An insider's view of Labor's sea change


An insider's view of Labor's sea changeThe election of Kevin Rudd and Julia Gillard as the new Labor leadership team represents a sea change in Australian politics. It is a bold move by the Federal Parliamentary Labor Party as it steps up its efforts to pitch to Australian voters in the 2007 election.

Prime Minister Howard will not be able to take any comfort from the change. Kim Beazley, who served the Labor Party with honour, departed with grace and dignity, having lost two loves in his life—his younger brother David, and the Labor leadership. Opinion polls and psephologists alike have been sounding an insistent drumbeat: Kim Beazley’s legacy is a party that is within striking distance of government.

The vote for a leadership change reflected the pressure that Labor members are getting in their electorates from an increasingly embittered constituency. It is clear in the groundswell of opinion in communities across the country that the Coalition government is not on the side of working Australians.

Kevin Rudd’s leadership needs to be sophisticated and incisive. He needs to identify the weaknesses that can be used to defeat the Howard government. He is not afraid to articulate his vision for Australia, a vision that recognises how life in this country has changed, and one that gives back to people the hope that this government has dashed.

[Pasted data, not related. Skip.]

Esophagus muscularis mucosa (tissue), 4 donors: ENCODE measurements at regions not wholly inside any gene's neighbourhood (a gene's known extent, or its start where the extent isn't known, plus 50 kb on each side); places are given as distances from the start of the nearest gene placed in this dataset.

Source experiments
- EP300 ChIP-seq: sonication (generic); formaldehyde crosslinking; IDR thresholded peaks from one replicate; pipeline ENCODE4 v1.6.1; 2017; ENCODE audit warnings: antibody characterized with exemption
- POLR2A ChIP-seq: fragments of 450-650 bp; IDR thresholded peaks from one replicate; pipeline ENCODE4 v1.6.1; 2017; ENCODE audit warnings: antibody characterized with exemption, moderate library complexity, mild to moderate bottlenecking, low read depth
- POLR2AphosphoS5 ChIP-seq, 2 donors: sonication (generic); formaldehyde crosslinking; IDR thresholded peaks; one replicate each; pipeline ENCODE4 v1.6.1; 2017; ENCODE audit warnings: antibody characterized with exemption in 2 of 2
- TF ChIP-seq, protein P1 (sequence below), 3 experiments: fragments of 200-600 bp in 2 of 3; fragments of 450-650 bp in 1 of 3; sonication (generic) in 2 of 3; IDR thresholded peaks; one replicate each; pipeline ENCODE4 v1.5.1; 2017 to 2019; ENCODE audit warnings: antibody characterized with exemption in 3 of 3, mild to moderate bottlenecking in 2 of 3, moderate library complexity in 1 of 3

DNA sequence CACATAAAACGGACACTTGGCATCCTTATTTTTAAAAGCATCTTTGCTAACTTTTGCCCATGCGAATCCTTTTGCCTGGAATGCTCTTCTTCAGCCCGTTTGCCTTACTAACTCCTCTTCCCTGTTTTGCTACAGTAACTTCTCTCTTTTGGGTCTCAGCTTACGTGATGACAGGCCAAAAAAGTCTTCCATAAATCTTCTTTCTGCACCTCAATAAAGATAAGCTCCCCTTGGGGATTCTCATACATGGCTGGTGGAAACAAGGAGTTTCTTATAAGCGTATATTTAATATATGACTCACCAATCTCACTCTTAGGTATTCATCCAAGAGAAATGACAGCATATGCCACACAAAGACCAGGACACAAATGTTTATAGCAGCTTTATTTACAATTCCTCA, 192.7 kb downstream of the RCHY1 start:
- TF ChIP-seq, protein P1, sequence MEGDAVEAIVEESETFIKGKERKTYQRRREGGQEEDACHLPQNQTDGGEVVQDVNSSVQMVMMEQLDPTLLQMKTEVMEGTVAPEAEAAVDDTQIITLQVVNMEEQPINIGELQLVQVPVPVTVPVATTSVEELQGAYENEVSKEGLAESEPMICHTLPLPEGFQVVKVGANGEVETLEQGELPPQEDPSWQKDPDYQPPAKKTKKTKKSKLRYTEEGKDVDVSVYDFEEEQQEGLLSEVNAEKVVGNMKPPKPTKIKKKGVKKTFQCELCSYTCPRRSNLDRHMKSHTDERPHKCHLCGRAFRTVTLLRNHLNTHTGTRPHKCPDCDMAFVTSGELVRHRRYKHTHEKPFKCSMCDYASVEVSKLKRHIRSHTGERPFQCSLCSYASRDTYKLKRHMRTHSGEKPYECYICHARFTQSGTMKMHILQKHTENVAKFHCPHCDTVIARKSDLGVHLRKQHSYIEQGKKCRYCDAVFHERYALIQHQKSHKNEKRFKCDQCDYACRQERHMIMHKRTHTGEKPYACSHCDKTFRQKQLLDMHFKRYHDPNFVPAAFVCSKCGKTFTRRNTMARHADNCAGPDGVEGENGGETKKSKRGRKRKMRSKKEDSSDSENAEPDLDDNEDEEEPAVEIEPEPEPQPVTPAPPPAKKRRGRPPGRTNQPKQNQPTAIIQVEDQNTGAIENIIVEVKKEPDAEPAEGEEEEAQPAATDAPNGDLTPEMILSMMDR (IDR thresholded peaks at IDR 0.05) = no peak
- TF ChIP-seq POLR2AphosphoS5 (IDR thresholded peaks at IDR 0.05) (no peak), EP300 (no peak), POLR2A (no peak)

The Report of the Iraq Study Group, released in the US this week, has revealed that current strategies in Iraq are failing and the situation is deteriorating. Tony Blair is big enough to acknowledge this and has put in place a withdrawal strategy. John Howard stubbornly refuses to accept the validity of the report, or to act on its findings.

Australians are also disturbed by the government’s abandonment of David Hicks, left to languish for five years in Guantanamo Bay. The Immigration Ombudsman this week revealed that ten Australian citizens have been locked up illegally in Australia , some of them traumatised children. As Kevin has stated, "compassion is not a dirty word … not a sign of weakness." It’s part and parcel of the Australian belief in a 'fair go', and without it we’re in a bad way.

An insider's view of Labor's sea changeFor working families, two interest rate rises in close succession have had a crippling effect on their struggle to maintain their mortgage payments. The dream of owning the family home is becoming less and less achievable. For many Australian workers, since the Workchoices legislation was passed, day to day has become tougher. They have lost conditions, penalty rates, shift allowances and are coming to understand that the only ‘choice’ is for employers.

We as a nation don’t want a one-way choice or a one-way society. Kevin Rudd and Julia Gillard know at first hand how aspiring to a better life involves hard work and commitment, and they are firm in their conviction that success should be open to everyone, not the privileged few. They will aim to bring a new urgency and new energy to the task of defeating the Howard government.